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The Effect of Freeze–Thaw Cycling on Soil Erosion: Laboratory Experiments

Published by the American Society of Agricultural and Biological Engineers, St. Joseph, Michigan

Citation:  Paper number  022222,  2002 ASAE Annual Meeting . (doi: 10.13031/2013.10298) @2002
Authors:   Lawrence W. Gatto, Michael G. Ferrick
Keywords:   Vehicle ruts, rill development, soil erosion, freeze–thaw effects

Tracked and wheeled vehicles used during military training compact and rut soils. Compaction reduces infiltration and hydraulic conductivity in soils, thereby increasing the volume and residence time of surface water runoff. Vehicle ruts channelize runoff and increase its sediment transport capacity. Ice that forms in soil voids during the freezing process pushes soil grains apart, reducing particle cohesion and soil strength, making a soil more erodible. We completed 18 experiments to quantify differences in soil erodibility and rill development in simulated ruts due to freezethaw (FT) cycling of frost-susceptible silt.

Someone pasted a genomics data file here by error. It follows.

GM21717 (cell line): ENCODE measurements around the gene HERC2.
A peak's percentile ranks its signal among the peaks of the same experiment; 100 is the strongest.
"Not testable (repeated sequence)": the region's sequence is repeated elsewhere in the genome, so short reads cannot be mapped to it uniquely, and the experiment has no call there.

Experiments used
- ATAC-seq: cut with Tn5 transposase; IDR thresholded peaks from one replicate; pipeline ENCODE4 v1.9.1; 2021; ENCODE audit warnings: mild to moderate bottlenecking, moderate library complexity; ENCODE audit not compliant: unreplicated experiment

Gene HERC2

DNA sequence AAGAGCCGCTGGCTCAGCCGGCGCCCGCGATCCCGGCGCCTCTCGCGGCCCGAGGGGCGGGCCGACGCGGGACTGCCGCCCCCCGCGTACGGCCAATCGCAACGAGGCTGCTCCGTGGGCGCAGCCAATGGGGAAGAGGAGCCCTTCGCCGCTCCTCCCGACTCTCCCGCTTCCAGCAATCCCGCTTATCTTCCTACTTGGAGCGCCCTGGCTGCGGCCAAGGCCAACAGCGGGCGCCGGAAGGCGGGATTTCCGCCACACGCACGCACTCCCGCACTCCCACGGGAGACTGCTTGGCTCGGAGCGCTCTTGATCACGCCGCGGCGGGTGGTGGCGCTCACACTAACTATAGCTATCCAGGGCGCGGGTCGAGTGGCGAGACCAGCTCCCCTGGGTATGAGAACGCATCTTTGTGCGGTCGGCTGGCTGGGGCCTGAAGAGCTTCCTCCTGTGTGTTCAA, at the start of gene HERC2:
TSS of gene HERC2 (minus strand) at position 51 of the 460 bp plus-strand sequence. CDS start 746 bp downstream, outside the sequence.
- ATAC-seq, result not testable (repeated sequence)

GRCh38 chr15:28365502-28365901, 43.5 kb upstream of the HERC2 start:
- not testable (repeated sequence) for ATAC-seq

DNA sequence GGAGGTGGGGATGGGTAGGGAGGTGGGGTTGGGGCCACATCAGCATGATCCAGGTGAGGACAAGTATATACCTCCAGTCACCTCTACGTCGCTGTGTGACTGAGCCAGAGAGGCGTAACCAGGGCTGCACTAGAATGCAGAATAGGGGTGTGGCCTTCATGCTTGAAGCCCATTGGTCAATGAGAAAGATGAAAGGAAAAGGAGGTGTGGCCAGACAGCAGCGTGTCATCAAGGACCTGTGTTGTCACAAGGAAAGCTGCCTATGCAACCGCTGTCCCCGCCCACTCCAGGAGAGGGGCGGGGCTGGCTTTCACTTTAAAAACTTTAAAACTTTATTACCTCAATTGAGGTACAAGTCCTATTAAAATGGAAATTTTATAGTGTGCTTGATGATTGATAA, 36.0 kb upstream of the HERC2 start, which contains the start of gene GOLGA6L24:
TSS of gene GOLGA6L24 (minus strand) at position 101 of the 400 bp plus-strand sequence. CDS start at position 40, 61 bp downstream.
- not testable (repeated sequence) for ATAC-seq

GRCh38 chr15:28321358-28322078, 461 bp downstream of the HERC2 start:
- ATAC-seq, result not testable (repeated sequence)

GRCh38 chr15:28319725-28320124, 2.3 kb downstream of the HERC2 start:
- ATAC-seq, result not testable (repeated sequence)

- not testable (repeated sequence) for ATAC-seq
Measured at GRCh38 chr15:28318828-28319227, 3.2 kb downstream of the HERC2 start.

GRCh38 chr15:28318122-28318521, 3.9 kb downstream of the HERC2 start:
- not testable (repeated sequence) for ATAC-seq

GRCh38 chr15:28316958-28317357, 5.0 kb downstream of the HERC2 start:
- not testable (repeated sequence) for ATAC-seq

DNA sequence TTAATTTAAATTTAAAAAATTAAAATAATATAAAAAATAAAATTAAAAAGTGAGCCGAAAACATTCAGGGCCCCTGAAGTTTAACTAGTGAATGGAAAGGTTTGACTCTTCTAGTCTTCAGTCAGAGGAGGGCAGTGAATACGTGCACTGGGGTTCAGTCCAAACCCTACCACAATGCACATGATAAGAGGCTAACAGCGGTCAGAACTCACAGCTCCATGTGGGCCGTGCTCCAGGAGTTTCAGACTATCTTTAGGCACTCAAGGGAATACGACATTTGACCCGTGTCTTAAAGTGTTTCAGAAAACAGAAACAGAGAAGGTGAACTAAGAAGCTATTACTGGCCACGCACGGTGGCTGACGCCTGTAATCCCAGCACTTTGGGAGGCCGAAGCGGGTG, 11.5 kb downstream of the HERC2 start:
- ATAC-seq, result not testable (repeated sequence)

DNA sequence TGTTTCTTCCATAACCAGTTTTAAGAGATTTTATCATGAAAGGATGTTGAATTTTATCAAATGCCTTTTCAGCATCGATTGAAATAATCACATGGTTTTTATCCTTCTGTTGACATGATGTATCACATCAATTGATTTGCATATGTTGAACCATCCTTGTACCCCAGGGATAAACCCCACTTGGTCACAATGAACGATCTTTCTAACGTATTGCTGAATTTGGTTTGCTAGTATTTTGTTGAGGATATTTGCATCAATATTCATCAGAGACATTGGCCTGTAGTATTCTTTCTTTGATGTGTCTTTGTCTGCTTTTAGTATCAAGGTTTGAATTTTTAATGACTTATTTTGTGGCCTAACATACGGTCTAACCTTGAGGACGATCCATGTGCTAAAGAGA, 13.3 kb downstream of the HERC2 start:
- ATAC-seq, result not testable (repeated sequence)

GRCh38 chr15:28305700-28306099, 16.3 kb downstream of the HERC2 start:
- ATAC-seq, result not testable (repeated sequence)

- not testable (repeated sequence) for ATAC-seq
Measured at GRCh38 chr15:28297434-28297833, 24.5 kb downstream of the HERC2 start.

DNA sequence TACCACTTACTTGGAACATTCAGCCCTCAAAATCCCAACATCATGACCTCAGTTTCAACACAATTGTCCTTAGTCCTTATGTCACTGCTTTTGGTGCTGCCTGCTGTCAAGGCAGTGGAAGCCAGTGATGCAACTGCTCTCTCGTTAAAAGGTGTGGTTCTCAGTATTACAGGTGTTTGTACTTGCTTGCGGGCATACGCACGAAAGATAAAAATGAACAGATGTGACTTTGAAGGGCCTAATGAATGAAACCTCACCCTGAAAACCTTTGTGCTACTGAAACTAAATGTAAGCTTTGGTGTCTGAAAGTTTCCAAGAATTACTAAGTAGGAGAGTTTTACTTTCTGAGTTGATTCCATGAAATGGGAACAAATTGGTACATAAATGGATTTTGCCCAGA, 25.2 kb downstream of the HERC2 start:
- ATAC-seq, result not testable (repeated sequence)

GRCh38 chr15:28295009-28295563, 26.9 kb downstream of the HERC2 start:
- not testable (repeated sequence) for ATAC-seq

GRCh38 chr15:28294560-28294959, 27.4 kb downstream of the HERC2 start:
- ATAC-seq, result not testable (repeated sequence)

For each experiment, we prepared two identical soil bins, one as a control to remain unfrozen, the other to be frozen and thawed. We tested three soilwater ranges, 1518%, 2628%, and 3638% (saturated soil) by volume; three flow rates, 0.2, 0.6, and 1.2 gpm; and two slopes, 8 and 15. We measured sediment losses from and the cross-sectional geometry of the in-rut rills developed in both bins during the experiments. The average width of the in-rut rills in the control and FT bins was similar, but rill depth was 2 cm greater in the FT bin when the soil moisture was 1518%. The rills developed in the FT bins when the soil moisture was 3638% ranged from 2 to 10 times larger than in the control bin. Comparing the total sediment mass contained in runoff samples from the soil bins provides an integrated measure for each series of tests. At low soil moisture, the sediment mass from FT samples exceeded that of corresponding control samples by 39%. For mid-range soil moisture the mass contained in the FT samples exceeded that of the controls by a factor of 2.9, and at high soil moisture this factor increased to 6.2. The differences in rates and quantity of soil eroded increased dramatically with the water content as a result of the FT cycle. These are the first results that quantitatively define the differences in sediment loss and in-rut rill formation caused by FT cycling. We will complete analyses of the data from these 18 experiments and perform additional experiments to further define the effects of FT in the soil-erosion process and to establish the importance of accurately modeling FT in erosion models.

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